It is worrying that an applicant who has been refused legal aid and who wishes to appeal will not be granted legal aid for this. For an appeal the applicant has to hope for a lawyer willing to do the work pro bono. Discrimination against applicants, in the refusal of legal aid, is not unprecedented and is certainly a worry after June 1997. However, without the funding for appeals against these decisions, discrimination will continue to go unchecked.

Duty Lawyer Service

The Duty Lawyer Service is very effective in making legal advice available for a large number of people. This is done in three ways, two of which do not demand that the client qualifies for it (Tel-law and the Free Legal Advice Scheme.) The third service, the Duty Lawyer Scheme, does restrict the number of people to whom it is available. This is through a means and a merit test. The service (which includes legal advice and representation) will be provided for those who are not earning in excess of $108,000 a year and then only if the offence is included in a list of 200 offences. This appears at first glance to be very restrictive and not to take account of individual cases. In actual fact the DLS administrator can use his or her discretion in cases which do not fall within the designated list and which still seem to justify representation under the Duty Lawyer Scheme. The use of this discretion is perhaps curtailed due to the limits on funding.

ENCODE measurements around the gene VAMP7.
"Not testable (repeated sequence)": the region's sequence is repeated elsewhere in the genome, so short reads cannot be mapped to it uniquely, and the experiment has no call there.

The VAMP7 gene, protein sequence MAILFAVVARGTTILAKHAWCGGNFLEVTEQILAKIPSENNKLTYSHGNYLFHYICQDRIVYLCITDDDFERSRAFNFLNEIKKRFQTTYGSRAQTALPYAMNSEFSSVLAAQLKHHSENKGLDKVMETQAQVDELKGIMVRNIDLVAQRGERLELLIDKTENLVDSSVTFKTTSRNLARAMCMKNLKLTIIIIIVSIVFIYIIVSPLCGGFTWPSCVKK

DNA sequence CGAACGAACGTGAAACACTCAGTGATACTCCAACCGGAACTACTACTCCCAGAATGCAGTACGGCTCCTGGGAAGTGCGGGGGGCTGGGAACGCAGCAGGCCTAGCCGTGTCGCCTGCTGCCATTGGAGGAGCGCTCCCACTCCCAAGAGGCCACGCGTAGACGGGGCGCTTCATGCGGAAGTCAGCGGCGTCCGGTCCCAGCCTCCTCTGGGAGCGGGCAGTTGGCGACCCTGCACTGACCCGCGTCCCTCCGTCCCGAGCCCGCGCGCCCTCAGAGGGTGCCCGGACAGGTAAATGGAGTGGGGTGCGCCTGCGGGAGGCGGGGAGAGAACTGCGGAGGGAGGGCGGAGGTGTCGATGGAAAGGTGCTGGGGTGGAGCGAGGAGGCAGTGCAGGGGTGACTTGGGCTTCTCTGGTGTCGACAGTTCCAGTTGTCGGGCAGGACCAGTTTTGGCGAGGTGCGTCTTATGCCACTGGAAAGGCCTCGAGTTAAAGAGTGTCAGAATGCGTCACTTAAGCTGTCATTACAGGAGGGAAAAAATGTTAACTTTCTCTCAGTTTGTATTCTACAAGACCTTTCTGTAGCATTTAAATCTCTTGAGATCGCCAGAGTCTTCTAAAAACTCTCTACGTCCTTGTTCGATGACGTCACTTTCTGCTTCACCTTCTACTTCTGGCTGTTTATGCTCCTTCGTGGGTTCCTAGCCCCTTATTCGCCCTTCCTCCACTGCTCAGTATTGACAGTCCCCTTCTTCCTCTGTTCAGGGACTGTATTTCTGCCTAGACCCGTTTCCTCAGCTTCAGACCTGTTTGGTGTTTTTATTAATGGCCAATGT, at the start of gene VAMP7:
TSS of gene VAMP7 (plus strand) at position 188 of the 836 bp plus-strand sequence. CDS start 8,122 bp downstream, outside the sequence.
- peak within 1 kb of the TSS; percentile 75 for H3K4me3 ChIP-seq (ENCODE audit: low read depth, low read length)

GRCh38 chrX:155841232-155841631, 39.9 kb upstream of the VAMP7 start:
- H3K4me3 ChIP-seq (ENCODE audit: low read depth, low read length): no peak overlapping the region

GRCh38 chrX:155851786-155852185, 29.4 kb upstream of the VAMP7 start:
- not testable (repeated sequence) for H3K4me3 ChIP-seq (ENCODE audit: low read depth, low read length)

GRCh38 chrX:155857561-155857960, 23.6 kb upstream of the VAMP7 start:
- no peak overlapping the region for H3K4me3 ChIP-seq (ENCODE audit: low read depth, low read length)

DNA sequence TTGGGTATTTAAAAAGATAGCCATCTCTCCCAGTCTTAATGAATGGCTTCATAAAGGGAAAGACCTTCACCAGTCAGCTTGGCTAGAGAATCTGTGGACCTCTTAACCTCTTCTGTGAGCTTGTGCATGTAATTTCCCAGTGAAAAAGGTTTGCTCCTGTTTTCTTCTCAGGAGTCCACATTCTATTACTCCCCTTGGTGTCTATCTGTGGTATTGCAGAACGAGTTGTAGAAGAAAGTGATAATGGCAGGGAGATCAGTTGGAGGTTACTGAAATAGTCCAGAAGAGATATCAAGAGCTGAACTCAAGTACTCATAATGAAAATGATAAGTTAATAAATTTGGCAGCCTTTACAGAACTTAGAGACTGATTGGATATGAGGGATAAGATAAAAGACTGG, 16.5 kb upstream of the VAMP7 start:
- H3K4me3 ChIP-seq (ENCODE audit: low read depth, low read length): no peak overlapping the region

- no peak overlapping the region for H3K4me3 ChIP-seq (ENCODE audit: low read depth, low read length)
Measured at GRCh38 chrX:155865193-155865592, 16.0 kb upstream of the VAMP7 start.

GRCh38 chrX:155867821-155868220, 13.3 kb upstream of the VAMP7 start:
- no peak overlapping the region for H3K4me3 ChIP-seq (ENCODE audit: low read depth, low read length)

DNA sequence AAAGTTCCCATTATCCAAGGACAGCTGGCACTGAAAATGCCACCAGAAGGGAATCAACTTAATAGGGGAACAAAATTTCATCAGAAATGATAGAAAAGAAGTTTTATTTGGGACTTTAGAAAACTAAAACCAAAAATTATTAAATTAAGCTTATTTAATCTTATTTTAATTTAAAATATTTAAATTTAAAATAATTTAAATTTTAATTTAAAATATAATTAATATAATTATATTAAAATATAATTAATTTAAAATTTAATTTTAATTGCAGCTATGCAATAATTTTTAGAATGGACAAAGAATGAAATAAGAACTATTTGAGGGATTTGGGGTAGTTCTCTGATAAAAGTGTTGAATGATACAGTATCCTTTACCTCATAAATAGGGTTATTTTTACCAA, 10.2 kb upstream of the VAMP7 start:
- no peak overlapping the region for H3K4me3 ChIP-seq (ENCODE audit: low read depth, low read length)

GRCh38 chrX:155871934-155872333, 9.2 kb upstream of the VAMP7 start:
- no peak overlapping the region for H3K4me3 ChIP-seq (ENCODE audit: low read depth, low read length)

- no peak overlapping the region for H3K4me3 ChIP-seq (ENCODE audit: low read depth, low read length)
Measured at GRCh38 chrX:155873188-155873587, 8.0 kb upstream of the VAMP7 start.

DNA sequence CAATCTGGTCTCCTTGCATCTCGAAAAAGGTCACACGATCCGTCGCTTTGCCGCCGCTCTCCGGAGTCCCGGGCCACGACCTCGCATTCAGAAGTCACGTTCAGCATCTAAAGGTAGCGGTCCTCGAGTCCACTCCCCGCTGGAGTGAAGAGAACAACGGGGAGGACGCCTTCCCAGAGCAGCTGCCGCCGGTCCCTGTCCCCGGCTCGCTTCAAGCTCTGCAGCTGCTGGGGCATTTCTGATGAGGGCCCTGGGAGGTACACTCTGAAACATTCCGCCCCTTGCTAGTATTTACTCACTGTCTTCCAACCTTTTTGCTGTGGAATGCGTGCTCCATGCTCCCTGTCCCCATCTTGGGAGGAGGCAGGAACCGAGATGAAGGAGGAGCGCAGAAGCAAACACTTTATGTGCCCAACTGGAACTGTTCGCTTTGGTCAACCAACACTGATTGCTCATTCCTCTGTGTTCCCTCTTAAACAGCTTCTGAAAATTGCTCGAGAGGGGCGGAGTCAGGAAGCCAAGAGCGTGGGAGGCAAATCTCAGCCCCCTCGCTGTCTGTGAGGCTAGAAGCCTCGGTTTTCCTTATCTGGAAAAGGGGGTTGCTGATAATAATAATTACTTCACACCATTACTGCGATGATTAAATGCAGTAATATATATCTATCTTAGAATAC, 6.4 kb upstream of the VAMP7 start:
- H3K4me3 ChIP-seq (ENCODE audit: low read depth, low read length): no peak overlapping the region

The DLS has the responsibility of representing Vietnamese "overstayers" who wish to appeal to the Refugee Status Review Board but shortage of funds results in a failure to represent all 50-60 cases which appear each day. Seven or eight extra interpreters would be required every day for this task and the DLS can not afford this. While the Immigration Department has at least 20 members of staff to deal with this area of work the staff in the DLS are expected to just squeeze the extra work in. Similarly the government has asked if the DLS can expand their service to include representation of illegal immigrants who are due to be repatriated but are detained pending their appearance as prosecution witnesses. However the government appears unwilling to finance the extra work and would prefer the DLS to find a way to stretch their already over-stretched budget. The government must provide funding if it wishes the DLS in turn to provide a new and important service. It is a lack of money that means the DLS is short of staff and unable to offer legal representation to as many people as it would like.


1996/1997 (c) Hong Kong Human Rights Monitor